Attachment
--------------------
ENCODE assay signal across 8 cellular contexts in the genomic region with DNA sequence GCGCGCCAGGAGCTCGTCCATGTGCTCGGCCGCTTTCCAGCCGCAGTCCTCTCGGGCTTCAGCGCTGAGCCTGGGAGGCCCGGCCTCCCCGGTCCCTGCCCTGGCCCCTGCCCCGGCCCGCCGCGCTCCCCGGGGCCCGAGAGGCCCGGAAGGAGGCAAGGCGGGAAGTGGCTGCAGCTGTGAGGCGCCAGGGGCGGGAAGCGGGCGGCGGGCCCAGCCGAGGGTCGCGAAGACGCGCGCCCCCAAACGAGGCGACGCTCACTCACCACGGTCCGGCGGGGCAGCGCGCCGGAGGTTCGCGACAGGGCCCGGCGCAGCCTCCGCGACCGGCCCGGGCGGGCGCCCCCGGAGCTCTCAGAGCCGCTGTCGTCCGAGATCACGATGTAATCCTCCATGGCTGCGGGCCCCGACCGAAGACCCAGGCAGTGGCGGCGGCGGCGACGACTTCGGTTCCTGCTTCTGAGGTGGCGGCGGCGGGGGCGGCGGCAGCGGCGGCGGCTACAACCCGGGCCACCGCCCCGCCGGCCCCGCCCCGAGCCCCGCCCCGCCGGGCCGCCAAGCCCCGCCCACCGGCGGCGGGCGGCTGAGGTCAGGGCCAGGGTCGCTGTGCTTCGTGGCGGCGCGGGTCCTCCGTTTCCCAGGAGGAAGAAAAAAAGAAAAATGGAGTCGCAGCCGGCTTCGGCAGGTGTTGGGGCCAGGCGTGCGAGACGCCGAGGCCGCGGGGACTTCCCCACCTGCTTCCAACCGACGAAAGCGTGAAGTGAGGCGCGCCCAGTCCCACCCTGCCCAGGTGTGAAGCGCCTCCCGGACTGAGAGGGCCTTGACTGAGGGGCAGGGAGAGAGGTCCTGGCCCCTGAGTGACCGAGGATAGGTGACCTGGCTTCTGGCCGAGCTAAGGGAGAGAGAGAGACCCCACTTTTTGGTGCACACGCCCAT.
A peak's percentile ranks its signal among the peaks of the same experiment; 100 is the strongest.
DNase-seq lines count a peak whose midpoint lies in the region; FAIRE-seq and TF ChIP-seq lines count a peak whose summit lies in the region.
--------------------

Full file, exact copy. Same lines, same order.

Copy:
ENCODE assay signal across 8 cellular contexts in the genomic region with DNA sequence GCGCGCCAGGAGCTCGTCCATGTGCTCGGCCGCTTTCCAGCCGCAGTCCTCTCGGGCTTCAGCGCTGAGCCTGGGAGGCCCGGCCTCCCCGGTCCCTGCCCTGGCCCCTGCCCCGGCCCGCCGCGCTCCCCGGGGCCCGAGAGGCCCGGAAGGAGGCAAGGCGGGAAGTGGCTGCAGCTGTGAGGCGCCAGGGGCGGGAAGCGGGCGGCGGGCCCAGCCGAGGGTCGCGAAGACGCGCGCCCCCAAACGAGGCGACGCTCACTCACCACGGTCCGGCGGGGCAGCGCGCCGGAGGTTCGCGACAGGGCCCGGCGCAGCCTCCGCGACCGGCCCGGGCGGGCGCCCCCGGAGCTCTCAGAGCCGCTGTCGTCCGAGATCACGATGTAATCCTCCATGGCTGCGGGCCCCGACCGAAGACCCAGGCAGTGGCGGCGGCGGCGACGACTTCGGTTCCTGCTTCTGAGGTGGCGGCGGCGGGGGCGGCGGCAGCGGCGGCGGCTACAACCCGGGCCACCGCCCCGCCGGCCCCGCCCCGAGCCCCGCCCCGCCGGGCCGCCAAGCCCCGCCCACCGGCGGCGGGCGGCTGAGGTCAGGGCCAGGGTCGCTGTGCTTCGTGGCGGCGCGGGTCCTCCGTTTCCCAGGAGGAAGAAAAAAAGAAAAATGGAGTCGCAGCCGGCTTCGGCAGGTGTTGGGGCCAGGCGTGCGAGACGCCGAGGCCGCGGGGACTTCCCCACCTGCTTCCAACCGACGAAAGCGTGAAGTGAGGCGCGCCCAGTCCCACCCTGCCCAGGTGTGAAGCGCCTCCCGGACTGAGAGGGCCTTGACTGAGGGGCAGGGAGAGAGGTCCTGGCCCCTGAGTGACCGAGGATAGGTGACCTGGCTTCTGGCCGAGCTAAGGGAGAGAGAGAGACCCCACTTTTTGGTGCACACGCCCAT.
A peak's percentile ranks its signal among the peaks of the same experiment; 100 is the strongest.
DNase-seq lines count a peak whose midpoint lies in the region; FAIRE-seq and TF ChIP-seq lines count a peak whose summit lies in the region.